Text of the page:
Author: Marc Zienkiewicz

Work on Slave Falls Concrete Structures Starting This Fall

Work on Slave Falls Concrete Structures Starting This Fall

Slave Falls Generating Station has served Manitoba with renewable, reliable hydroelectricity for over 90 years thanks to a long history of proactive maintenance.

Now Manitoba Hydro is planning new work to address deteriorating concrete in some of the dam’s structures starting as early as fall 2020.

What’s happening?

Manitoba Hydro is completing a detailed assessment of all concrete structures at Slave Falls this summer. Results will be used to develop a plan that will likely require work over multiple years and may involve a one- to two-metre (about three to six feet) drop in the water level between Slave Falls and Pointe du Bois Generating Stations, as early as fall 2020. While any reduction in water level will be temporary, it may need to continue for an extended period to accommodate the work.

Slave Falls is one of Manitoba Hydro’s oldest stations and nearly a century of constant water flow, ice, and freeze-and-thaw cycles has worn on the dam’s concrete structures.

Why is this work needed?

In 2018, the concrete in one of the station’s sluiceway piers was found to be in poor condition.

At that time, the water level was lowered by one metre (three feet) over the 2018-19 winter season to allow repairs. Further tests on some of the station’s other structures found additional concrete in poor condition.

Safety is our priority Manitoba Hydro is acting proactively to ensure Slave Falls remains stable and safe.

The work will be critical to maintaining the integrity of the dam and preserving the safety of surrounding waterways and the people who use them.

Who will it impact?

Any decision made with respect to Slave Falls – including lowering water levels – will impact local residents, Indigenous resource users, recreational waterway users and visitors to Whiteshell Provincial Park.

The water level upstream of Pointe du Bois (including Lake of the Woods) will not be affected and the water level downstream of Slave Falls will not change in any noticeable way.

No interruption to power service is expected.

Manitoba Hydro is actively informing anyone who might be affected by the planned or potential work at Slave Falls. It will also invite those who live along or use the waterways to provide feedback to help Manitoba Hydro understand the impacts of any such work.

For more info visit

A Fur Trade Rivalry Hits Home: Part 3

A Fur Trade Rivalry Hits Home: Part 3

Go here for Part 1.

Go here for Part 2.

To quote his writing, “They told me in very insolent talk they are arrived here on purpose to commit whatever depredations they pleased on the Hudson’s Bay Company property, self and servants, if I would not immediately comply with their request which is to put all the liquor I have under their care.” Continue reading “A Fur Trade Rivalry Hits Home: Part 3”

A Fur Trade Rivalry Hits Home: Part 2

A Fur Trade Rivalry Hits Home: Part 2

It is a well known fact that there was a bitter rivalry between the Hudson’s Bay Company and the North West Company fur traders during the early 1800s — a rivalry bitter enough to often involve unscrupulous acts, violence and murder. Go here for Part 1.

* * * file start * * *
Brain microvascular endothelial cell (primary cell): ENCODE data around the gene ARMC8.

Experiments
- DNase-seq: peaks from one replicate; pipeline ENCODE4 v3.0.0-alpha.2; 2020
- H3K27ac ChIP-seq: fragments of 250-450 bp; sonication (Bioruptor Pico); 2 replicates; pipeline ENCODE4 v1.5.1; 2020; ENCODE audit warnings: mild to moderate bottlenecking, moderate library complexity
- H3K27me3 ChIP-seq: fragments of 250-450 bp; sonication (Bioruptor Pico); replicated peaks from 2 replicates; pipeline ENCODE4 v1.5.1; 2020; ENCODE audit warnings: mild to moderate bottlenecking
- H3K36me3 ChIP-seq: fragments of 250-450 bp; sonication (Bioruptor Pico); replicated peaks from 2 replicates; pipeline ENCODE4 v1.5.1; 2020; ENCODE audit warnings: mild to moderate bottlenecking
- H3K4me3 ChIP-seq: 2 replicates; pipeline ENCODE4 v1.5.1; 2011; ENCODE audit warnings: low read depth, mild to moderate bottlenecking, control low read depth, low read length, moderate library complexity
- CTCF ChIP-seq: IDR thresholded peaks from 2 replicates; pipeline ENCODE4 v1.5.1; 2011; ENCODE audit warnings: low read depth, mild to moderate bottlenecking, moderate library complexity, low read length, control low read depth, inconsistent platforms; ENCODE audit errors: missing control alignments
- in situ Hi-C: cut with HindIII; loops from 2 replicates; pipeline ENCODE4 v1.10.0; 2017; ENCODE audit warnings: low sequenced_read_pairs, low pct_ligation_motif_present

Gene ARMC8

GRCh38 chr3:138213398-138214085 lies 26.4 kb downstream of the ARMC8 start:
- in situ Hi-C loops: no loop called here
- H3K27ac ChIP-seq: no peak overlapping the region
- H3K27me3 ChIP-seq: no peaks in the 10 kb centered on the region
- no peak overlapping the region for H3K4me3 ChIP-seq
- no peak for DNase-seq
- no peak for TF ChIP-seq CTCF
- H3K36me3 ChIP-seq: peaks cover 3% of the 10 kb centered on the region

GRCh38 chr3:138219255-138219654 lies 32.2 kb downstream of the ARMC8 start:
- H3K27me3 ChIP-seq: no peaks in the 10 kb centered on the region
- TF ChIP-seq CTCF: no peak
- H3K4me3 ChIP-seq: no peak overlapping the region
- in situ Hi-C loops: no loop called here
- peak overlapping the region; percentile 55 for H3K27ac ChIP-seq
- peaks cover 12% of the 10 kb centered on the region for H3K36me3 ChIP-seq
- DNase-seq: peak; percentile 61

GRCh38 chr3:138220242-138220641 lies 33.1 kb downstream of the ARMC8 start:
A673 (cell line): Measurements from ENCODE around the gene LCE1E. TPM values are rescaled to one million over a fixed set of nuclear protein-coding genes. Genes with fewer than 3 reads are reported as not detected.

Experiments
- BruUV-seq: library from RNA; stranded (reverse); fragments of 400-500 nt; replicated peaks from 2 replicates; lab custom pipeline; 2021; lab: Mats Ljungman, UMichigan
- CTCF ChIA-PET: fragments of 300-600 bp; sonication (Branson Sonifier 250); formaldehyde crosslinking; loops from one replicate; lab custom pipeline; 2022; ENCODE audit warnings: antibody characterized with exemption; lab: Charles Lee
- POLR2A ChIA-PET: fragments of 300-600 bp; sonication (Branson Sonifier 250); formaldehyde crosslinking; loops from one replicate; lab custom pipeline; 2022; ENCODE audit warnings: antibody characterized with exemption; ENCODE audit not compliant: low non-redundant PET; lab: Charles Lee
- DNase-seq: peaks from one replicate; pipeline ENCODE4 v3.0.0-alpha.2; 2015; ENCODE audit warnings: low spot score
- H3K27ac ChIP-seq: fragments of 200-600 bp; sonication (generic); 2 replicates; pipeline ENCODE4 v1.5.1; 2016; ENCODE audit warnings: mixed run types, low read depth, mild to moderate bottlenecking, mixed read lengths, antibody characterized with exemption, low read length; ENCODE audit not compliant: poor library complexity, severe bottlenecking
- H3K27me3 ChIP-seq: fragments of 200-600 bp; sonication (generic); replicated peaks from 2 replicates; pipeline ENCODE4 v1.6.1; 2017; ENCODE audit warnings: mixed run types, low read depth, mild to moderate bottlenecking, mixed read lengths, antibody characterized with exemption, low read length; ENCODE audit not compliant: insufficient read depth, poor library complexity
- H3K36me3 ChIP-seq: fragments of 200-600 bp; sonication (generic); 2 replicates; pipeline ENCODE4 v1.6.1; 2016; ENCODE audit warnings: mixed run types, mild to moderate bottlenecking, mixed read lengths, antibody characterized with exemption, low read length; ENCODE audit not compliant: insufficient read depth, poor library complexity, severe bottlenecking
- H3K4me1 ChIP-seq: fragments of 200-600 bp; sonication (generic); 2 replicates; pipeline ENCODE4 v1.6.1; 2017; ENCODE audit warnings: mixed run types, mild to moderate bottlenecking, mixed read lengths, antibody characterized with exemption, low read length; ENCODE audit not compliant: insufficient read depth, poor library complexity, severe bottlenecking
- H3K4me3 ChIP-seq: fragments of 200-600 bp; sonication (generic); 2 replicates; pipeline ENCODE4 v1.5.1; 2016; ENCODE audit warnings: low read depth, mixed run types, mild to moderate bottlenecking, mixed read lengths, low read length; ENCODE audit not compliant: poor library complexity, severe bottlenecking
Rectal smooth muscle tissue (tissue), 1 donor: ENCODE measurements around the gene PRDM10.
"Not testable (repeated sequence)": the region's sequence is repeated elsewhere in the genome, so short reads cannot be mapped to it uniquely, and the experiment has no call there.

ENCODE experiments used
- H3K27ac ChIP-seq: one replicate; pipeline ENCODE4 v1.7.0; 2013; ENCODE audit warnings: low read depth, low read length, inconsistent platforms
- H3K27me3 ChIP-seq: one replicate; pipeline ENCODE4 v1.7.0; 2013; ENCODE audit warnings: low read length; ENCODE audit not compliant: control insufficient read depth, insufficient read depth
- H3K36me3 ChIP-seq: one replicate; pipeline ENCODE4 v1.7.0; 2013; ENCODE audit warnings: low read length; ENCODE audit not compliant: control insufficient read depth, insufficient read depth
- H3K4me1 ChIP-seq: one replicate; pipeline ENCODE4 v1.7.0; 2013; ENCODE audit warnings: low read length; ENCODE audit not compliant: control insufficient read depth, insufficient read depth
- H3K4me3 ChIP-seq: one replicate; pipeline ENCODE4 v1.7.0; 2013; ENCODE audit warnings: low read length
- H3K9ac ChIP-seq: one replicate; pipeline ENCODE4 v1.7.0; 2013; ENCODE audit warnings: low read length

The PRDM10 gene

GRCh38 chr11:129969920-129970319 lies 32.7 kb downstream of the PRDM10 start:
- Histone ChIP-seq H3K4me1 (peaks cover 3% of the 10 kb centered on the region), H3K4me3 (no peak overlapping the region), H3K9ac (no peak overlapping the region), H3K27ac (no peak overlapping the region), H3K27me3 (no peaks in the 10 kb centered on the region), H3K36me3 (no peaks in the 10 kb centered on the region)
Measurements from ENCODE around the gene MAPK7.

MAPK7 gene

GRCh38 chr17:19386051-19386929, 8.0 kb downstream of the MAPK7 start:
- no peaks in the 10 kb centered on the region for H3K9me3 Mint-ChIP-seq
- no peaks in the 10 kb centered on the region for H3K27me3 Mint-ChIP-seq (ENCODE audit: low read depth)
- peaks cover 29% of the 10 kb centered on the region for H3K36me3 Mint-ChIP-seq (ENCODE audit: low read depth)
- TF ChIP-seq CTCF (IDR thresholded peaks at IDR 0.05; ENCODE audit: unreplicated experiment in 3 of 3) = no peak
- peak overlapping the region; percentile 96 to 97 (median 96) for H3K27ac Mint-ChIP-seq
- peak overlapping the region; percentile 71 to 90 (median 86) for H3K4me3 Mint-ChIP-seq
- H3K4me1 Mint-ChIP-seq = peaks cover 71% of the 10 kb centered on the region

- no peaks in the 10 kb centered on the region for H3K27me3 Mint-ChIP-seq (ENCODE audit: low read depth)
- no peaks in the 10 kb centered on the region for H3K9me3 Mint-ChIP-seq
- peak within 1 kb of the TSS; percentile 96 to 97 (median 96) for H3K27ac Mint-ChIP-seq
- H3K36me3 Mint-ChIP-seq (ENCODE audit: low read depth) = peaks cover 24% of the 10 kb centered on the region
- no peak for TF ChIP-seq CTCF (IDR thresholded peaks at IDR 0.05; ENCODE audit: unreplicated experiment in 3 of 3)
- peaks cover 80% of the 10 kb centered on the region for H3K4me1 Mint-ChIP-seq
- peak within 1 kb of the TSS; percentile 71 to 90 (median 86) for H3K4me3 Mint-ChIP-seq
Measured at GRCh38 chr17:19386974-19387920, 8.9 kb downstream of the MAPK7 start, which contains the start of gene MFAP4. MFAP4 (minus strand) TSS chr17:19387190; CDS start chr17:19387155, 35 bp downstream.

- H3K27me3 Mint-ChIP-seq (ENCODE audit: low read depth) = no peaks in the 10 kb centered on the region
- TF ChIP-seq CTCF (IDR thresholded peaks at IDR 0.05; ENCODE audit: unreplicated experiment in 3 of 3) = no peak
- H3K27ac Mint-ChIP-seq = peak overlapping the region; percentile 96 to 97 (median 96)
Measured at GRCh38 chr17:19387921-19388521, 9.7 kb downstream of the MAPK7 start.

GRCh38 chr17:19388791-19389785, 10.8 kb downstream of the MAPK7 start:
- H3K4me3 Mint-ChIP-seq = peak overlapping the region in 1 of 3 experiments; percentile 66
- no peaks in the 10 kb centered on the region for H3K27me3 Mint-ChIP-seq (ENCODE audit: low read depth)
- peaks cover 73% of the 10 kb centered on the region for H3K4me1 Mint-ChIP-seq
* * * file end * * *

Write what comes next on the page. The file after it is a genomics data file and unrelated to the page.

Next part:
Throughout the winter it seems that they had fairly good success getting rabbits, he wrote frequently the men coming back with in excess of 30 or more. No significant events occurred until the Nov. 26 entry. He writes that some of the men had serious altercations with the North West Company that could have turned bad had it not been for the Indigenous people with which they travelled who prevented them from being robbed.

Dec. 24 saw the arrival of two men with a letter from Alexander McKay of the Northwest Company at Point Au Foutre (later in 1808 to be renamed Fort Alexander) to inform him that their lives had been threatened by local groups determined to kill all British subjects trading in this country. Nevertheless, Miller chose to ignore it and paid no attention to the warning. Fur was starting to come in now with a good portion being lynx.

The Jan. 16 entry states that some of the men who had returned from visiting some Indigenous people brought back some furs from them but said that they could not repay their debt because the North West Company employees were troubling them, demanding they to give over their furs to them.

January 19. Two North West Company men arrived from Point au Foutre with another letter from Alexander McKay urging him to bury his goods, burn his house and to go down to his place in all haste as it will be the only way to save himself and his people from being harmed. He writes, “To which I paid not any attention knowing it was only deceit.”

Eight days later, Alexander McKay of the North West Company arrived and met with Miller. He urged him to leave his post and to come down to his house where he would be as well received as he could afford. Miller thanked him kindly and replied he would not leave. The conversation on that subject ended on that note and McKay left a few days later.

On March 8, a North West Company clerk named Mr. Caribisoa sent for Miller to come over. Not thinking of any harm when he entered he was surprised to find himself confronted by by 10 North West Company employees under arms and half drunk.